Do you want to improve your memory? Your grades?

Are you worried about your memory? About getting older? About your risk of developing Alzheimer's?

This site, together with its companion site, About memory, offers hundreds of articles and research reports on improving your memory and learning, and how memory can falter. Mempowered focuses on user-friendly advice, while About memory collects and organizes the research, and provides articles of how memory and the brain work.

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Book cover
Book cover
Book cover
Book cover
Book cover
Book cover
book cover
Book cover
Book cover
Book cover

Recent Blog Posts

  • My Memory Journal: journal & guide to improving your memory
  • Make Your Own Memory Journal: digital version available for immediate download
  • Prices slashed on all Wayz Press memory and study ebooks, for the holiday period
  • New articles with tips on improving your sleep, and advice on building cognitive reserve

My Memory Journal

My new book for the new year (sorry, I did try to get it out sooner!) is My Memory Journal. This is a paperback, a journal that's also an everyday memory strategy, with instructions on how to use it, plus a brief discussion of a memory strategy or habit that you can focus on each week. The Memory Journal covers six months, so there are 26 such "Focuses". The Focuses cover such topics as: Mindset, Goal-setting, Cognitive load, Sleep, Visualization, Senses, Monitoring, etc. There's a page for each day, so the whole thing comes in at about 266 pages. At the moment the book's only available at Amazon, and directly from Createspace (I get maximum royalty there), but in the new year I'll see about widening that.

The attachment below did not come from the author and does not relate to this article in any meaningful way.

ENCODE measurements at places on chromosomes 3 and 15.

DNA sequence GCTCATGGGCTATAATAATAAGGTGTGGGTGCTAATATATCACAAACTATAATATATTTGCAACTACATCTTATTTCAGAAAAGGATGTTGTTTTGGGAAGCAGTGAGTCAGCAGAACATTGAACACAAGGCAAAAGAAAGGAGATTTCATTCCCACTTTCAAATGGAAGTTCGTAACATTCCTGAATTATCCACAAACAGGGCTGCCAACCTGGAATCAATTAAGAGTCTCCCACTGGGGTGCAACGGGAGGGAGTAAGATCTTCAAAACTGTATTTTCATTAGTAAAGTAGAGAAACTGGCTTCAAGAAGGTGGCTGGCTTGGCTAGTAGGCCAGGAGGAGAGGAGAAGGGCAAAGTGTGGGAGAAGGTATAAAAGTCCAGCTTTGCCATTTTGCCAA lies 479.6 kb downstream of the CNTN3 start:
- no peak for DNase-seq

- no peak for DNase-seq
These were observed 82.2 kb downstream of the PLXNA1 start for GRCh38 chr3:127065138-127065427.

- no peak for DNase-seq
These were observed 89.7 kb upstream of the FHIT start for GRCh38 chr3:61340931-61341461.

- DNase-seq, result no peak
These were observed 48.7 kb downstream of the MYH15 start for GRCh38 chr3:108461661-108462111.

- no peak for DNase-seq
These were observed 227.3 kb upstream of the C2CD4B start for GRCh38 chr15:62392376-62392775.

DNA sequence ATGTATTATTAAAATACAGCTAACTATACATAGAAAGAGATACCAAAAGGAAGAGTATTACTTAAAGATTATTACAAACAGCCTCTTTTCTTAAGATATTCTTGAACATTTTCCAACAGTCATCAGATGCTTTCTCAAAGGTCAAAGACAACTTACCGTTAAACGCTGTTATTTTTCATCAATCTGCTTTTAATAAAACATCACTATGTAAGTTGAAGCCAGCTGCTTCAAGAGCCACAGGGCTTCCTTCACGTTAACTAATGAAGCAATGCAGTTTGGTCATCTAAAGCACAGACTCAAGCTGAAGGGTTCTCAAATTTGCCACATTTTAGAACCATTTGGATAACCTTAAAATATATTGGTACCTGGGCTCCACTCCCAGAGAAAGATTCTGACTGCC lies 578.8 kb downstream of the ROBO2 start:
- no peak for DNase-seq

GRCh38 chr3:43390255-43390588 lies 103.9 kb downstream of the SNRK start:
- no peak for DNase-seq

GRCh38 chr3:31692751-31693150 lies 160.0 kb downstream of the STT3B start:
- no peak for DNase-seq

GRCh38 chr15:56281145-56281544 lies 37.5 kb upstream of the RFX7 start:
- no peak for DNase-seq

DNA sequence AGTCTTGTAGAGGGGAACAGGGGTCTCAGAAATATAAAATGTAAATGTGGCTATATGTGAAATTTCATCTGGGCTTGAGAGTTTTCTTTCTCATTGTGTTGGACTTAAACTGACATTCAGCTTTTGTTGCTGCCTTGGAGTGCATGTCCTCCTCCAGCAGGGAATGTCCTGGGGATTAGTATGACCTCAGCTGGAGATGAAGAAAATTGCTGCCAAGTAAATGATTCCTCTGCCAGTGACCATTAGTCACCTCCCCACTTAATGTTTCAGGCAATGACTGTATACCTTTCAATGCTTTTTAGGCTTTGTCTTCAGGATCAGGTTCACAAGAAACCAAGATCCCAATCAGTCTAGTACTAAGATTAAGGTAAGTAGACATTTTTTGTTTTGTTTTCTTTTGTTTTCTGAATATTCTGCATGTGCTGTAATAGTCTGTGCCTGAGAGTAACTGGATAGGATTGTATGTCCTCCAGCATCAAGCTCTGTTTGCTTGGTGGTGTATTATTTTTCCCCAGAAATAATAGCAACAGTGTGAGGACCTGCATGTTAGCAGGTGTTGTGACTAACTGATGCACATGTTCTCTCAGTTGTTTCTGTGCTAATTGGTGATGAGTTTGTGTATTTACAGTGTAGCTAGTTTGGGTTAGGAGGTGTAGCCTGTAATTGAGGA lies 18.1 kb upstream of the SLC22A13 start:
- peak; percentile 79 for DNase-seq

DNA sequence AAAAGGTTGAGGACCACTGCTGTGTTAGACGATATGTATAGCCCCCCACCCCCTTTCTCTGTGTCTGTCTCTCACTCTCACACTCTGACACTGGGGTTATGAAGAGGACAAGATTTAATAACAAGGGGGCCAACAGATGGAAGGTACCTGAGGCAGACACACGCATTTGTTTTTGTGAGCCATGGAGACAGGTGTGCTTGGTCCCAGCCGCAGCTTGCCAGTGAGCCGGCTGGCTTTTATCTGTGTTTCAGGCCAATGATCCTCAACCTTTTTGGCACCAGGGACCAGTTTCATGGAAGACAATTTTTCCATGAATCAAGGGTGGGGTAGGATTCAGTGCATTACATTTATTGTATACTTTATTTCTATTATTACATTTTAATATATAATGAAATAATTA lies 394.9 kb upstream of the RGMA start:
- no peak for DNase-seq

At the same time as a group of French parents and teachers have called for a two-week boycott of homework (despite the fact that homework is officially banned in French primary schools), and just after the British government scrapped homework guidelines, a large long-running British study came out in support of homework.

The study has followed some 3000 children from preschool through (so far) to age 14 (a subset of around 300 children didn’t attend preschool but were picked up when they started school). The latest report from the Effective Pre-school, Primary and Secondary Education Project (EPPSE), which has a much more complete database to call on than previous studies, has concluded that, for those aged 11-14, time spent on homework was a strong predictor of academic achievement (in three core subjects).

I was listening to a podcast the other day. Two psychologists (Andrew Wilson and Sabrina Galonka) were being interviewed about embodied cognition, a topic I find particularly interesting. As an example of what they meant by embodied cognition (something rather more specific than the fun and quirky little studies that are so popular nowadays — e.g., making smaller estimations of quantities when leaning to the left; squeezing a soft ball making it more likely that people will see gender neutral faces as female while squeezing a hard ball influences them to see the faces as male; holding a heavier clipboard making people more likely to judge currencies as more valuable and their opinions and leaders as more important), they mentioned the outfielder problem.

I have previously reported on how gait and balance problems have been associated with white matter lesions, and walking speed and grip strength have been associated with dementia and stroke risk. Another recent study, involving 93 older adults (70+) has added to this evidence, with the finding that those with non-amnestic MCI were much more likely to be slow walkers.

The study involved 54 seniors with no cognitive impairment, 31 with non-amnestic MCI and eight with amnestic MCI. Passive infrared sensors fixed in series on the ceilings of participants’ homes enabled their walking speed to be monitored unobtrusively over a three-year period.

Those with non-amnestic MCI were nine times more likely to be slow walkers than moderate or fast walkers, and more likely to show greater variability in walking speed.

We all like simple solutions. However much we may believe we are ‘above’ black-&-white dichotomies, that of course we understand that every situation is complex, nevertheless we have a brain that can only think of a very very few things at once. So it's unsurprising that we are drawn to solutions that can be summed up simply, that can fit comfortably within the limitations of working memory.